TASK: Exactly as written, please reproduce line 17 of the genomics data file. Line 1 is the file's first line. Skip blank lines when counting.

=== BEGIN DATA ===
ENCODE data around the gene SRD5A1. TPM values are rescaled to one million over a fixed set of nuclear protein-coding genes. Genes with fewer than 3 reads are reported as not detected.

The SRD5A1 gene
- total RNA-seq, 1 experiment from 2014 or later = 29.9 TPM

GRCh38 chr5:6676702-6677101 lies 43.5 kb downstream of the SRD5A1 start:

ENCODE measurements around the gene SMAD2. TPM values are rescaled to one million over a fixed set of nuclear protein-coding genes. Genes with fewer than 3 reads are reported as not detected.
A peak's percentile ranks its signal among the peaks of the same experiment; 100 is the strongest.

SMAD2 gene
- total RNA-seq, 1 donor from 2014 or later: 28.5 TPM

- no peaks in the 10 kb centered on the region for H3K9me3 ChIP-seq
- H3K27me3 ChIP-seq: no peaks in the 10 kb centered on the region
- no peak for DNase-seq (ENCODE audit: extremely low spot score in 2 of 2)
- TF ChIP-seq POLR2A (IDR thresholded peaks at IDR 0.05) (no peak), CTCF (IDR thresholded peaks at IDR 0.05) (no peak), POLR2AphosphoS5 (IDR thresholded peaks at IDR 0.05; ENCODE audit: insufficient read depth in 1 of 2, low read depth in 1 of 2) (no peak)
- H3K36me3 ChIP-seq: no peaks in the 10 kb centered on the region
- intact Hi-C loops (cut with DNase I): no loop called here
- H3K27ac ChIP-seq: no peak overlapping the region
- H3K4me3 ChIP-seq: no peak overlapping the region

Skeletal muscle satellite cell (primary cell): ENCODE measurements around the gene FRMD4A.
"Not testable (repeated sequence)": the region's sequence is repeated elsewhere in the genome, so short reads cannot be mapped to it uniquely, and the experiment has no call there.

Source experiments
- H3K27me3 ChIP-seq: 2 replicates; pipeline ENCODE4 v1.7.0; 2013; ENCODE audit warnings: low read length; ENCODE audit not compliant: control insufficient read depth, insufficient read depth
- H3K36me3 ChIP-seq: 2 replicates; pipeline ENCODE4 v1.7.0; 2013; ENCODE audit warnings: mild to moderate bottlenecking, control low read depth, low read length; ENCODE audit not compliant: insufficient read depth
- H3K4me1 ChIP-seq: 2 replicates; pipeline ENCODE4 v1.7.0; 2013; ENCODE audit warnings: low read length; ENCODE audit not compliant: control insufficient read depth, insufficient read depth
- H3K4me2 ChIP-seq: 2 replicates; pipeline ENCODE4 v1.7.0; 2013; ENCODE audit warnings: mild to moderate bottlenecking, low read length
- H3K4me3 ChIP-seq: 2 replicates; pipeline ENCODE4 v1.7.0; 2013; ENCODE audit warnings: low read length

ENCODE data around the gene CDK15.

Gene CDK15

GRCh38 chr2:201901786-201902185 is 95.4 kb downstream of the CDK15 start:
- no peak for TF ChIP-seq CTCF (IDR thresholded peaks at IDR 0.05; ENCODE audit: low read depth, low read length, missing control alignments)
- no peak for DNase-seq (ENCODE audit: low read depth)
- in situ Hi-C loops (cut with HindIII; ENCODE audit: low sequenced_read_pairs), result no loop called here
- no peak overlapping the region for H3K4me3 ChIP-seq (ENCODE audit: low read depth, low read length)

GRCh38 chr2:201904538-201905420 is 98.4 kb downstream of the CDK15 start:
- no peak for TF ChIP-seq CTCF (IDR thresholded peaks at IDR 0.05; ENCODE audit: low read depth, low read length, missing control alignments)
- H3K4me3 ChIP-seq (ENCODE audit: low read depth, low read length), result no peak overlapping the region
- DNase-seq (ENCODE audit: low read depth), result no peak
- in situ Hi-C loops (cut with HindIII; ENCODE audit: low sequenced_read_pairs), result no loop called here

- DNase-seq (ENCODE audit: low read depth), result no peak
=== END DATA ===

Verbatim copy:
Skeletal muscle satellite cell (primary cell): ENCODE measurements around the gene FRMD4A.